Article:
It seems like there are some cosmetic dentists who are accredited and some who aren’t. Why is that and what is the difference?
Burke I.- Detroit, MI
You have asked one of the most important questions there is regarding cosmetic dentistry. Most people don’t know that cosmetic dentistry is a completely unregulated field. That means any general dentist can learn a few cosmetic procedures and call themselves a cosmetic dentist. Even the standard for acceptable care in cosmetic dentistry is really low. For instance, as long as your cosmetic work is functional, it is considered acceptable, regardless of how unattractive you may feel it to be.
This lack of regulation is a problem. Very few “cosmetic” dentists are skilled enough to create a truly beautiful smile. It takes a significant amount of post-graduate training to be able to adequately do cosmetic procedures. So, knowing this, how can you know if a cosmetic dentist is really qualified? That is where accreditation comes in.
The American Academy of Cosmetic Dentistry (AACD) has an accreditation program. Dentists are not required to participate in the program. Those that do have to pass a stringent written exam, as well as a clinical exam where they have to give five case samples of their work. Only about 1-2% of dentists in the world acheive this level of qualification. You can be certain that if a dentist is AACD accredited, you are in fantastic hands.
You may be interested in learning about our porcelain veneers cosmetic procedure.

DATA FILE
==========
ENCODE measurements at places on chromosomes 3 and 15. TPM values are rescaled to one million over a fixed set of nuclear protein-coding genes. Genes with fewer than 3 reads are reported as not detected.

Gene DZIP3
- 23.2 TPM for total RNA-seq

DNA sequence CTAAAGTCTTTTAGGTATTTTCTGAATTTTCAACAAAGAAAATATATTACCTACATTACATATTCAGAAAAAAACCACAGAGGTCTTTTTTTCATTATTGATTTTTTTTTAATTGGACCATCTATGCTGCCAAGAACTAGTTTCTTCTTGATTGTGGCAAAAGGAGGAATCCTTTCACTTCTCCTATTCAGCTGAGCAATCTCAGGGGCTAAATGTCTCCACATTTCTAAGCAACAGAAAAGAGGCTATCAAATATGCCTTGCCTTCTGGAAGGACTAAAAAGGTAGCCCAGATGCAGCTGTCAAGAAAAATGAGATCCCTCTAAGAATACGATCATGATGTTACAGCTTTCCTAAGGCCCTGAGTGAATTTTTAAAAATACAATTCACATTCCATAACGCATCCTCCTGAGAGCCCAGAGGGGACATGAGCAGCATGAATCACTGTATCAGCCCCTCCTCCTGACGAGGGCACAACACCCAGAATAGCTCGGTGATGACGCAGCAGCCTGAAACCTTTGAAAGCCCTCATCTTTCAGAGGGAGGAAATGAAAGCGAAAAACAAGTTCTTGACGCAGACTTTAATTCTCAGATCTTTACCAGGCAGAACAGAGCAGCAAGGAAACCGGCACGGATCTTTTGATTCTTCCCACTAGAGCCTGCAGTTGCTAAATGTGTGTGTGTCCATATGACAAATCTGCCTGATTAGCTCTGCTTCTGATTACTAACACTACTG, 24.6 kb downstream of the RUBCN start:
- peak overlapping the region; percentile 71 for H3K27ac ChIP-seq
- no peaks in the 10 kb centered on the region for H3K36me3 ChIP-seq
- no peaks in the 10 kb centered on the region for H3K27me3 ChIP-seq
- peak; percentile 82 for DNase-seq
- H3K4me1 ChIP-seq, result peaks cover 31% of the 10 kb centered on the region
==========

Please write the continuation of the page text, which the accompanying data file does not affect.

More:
This blog is brought to you by Boston Dentist Dr. Randall Burba.
As we mention on this website, Dr. Burba is accredited with the American Academy of Cosmetic Dentistry. The AACD accreditation program is made possible by the dedicated service of a number of volunteers who serve as examiners, evaluating the cosmetic dentistry of their peers. These expert cosmetic dentists donate their time and expertise to help advance the cause of promoting quality cosmetic dentistry.
We wanted to give acknowledgement to one of those dedicated professionals, Dr. Arthur Chal, who was recognized recently for 16 years of service as an accreditation examiner for the AACD. This is the longest tenure of any member of this examining board, and represents a tremendous commitment to the profession.
Congratulations, and thank you for your service, Dr. Chal.
This blog is sponsored by AACD Accredited cosmetic dentist Dr. Randall Burba.
Both me and a friend have tetracycline stained teeth. She had gotten a smile makeover with crowns and veneers and her smile looked beautiful, natural and completely translucent. I decided to get my smile done too, but mine looks really fake. I think the best way to describe them is opaque. What went wrong? Did my dentist use the wrong materials?
Jenneatte M.- Pelican Bay, TX
Generally, the problem is not the material, but the dentist. It takes a real artistic dentist to make porcelain veneers and crowns to look both natural and translucent. It is especially difficult when dealing with tetracycline stains. An amateur cosmetic dentist tends to make them too translucent because of trying to cover the tetracycline stains, which are tricky.
However, the top 1-3% of cosmetic dentists can give you a gorgeous smile even with those difficult stains. What you need to do is find a dentist who is accredited with the American Academy of Cosmetic Dentistry (AACD). Anyone who reaches the level of accreditation will be able to give you the smile you desired.
This blog is brought to you by Boston Cosmetic Dentist Dr. Randall Burba.